SGI on April 22 added a new product to its growing storage catalog. InfiniteStorage Gateway is an automated virtualized data management package aimed at multi-petabyte storage workloads.
SGI InfiniteStorage Gateway takes silos of data and makes them appear as one large, online pool of data storage, accessible from anywhere in an IT system in accordance with company policies. This virtualized storage fabric can include disk, tape, object and cloud storage—it doesn't matter to the gateway.
A gateway in a storage network is similar to a hypervisor layer in a server system, which virtualizes physical servers into virtual nodes and machines for specific tasks. SGI's InfiniteStorage Gateway virtualizes all storage and automatically places data at any storage device or location based upon what works best for access requirements, international rules and data-protection policies.
For example, European Union regulations require that data and files created within the borders of any of its 27 member nations must physically remain stored inside those boundaries. Flexible virtualized systems such as this one enable auditable movement of data for this purpose.
User Can See and Access Data at Any Time
By transparently connecting to existing mix-and-match storage environments, SGI's gateway also provides a way for users to see and access all the data at any time, no matter what might be happening to the storage infrastructure in the background. Because the storage infrastructure is virtualized, as requirements change the type of storage deployed can also evolve, with no interruption to users, SGI said.
"SGI previously had all the pieces to this, but now it's been brought all together," Bob Braham, SGI's chief marketing officer, told eWEEK. "Much of this SGI technology is already being used in deployments with over 100 petabytes in data capacity and approaching nearly 2 billion files. Several of our customers have large virtualized data environments that have been online with uninterrupted online access to data for more than 20 years."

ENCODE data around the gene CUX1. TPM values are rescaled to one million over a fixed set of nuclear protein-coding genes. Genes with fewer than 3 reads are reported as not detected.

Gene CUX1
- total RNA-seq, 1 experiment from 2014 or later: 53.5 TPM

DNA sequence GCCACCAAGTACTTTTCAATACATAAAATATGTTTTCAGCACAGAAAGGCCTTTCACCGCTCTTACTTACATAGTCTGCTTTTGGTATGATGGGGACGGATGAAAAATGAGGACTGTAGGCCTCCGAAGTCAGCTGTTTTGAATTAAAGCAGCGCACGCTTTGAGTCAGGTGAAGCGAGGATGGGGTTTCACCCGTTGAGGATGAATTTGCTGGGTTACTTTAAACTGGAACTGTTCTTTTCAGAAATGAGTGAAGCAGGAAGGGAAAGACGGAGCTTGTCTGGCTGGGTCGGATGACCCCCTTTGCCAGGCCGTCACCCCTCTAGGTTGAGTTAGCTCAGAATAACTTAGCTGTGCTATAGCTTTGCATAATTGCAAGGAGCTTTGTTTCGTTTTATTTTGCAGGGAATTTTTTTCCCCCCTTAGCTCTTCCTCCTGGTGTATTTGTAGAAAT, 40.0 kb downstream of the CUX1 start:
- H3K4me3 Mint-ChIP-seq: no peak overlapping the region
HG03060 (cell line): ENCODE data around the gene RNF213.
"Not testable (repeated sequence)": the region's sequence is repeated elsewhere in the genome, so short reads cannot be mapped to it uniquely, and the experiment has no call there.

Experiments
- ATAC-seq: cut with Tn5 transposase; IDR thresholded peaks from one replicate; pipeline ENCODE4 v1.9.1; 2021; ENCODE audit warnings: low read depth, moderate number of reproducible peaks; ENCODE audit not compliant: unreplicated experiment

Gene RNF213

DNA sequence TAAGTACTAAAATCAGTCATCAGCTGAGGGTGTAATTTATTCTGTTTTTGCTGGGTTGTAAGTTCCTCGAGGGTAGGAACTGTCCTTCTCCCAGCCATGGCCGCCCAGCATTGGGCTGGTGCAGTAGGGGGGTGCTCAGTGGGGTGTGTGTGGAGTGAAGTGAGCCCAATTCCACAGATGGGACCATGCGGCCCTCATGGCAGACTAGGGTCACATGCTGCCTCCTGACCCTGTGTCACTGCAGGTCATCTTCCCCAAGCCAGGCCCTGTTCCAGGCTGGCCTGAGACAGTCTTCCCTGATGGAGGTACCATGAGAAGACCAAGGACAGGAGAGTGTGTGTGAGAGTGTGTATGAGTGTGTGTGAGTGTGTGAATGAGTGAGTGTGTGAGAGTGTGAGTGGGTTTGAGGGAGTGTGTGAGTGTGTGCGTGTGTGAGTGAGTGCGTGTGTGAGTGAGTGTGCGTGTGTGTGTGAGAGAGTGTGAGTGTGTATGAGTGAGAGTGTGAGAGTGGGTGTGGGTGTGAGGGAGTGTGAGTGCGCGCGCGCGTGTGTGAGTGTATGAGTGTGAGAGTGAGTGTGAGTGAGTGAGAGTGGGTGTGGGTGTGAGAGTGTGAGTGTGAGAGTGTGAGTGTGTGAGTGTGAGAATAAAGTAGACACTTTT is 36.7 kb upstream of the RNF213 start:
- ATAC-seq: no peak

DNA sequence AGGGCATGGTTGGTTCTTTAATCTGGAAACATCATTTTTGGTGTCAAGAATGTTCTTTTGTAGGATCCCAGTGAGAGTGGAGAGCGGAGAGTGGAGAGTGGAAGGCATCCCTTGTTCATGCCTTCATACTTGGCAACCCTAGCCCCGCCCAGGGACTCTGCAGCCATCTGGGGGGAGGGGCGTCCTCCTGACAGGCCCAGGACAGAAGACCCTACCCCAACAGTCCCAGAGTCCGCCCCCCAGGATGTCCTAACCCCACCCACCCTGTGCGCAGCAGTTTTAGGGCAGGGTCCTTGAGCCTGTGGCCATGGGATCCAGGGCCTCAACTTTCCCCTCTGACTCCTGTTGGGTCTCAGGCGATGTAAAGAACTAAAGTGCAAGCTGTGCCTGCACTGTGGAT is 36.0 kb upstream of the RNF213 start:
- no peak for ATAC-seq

Specifications on the Gateway
Some facts and figures on SGI's new storage gateway:
--SGI InfiniteStorage Gateway is factory-integrated into SGI's 4U Modular InfiniteStorage storage server and powered by Intel Xeon processors. The gateway is designed to be plug and play, connecting into existing network infrastructures and appearing to users and applications like a conventional storage device.
"This gateway can preserve the sense of an archive, for example, without disturbing the user access to any of this," Braham said.
--The Gateway includes up to 276 terabytes of capacity. As that local capacity begins to fill, data is virtualized with any of multiple storage choices to enable the entire storage fabric to scale to massive proportions, Braham said.
--Virtualized tiers can include tape, Zero-Watt Disk or MAID (massive array of idle disks), and object storage. This will also enable hybrid environments that can include public and private cloud storage architectures.
"As data growth has continued to skyrocket, IT organizations increasingly face the problem of infrastructure fragmentation, and the fact that their most expensive primary storage arrays are often used to house mostly inactive data," said Laura DuBois, program vice president at IDC Storage Systems Software and Solutions.
"Data management is not only about the performance of active data today," DuBois said, "it also must provide a seamless long-term strategy for all data that keeps costs at a minimum and reduces IT administrative burden without impacting users."
Available in June
SGI InfiniteStorage Gateway will be available in June, Braham said. Pricing information can be found on the SGI Website.
The Fremont, Calif.-based company has owned a niche in the scientific and government IT sectors for its extreme-scale, high-performance data center products for about two decades. Back in January, SGI identified products it had originally developed for government and military deployments and updated them for commercial use, literally scaling out its storage capabilities to larger markets.
SGI, which along with Sun Microsystems was the leading enterprise-level workstation maker in the 1980s and 1990s, stumbled after the IT bubble burst in the early 2000s. It was forced to change its focus radically in recent years after its acquisition for about $42 million by Rackable in May 2009. Rackable then retained the more well-known SGI name and branding after the deal.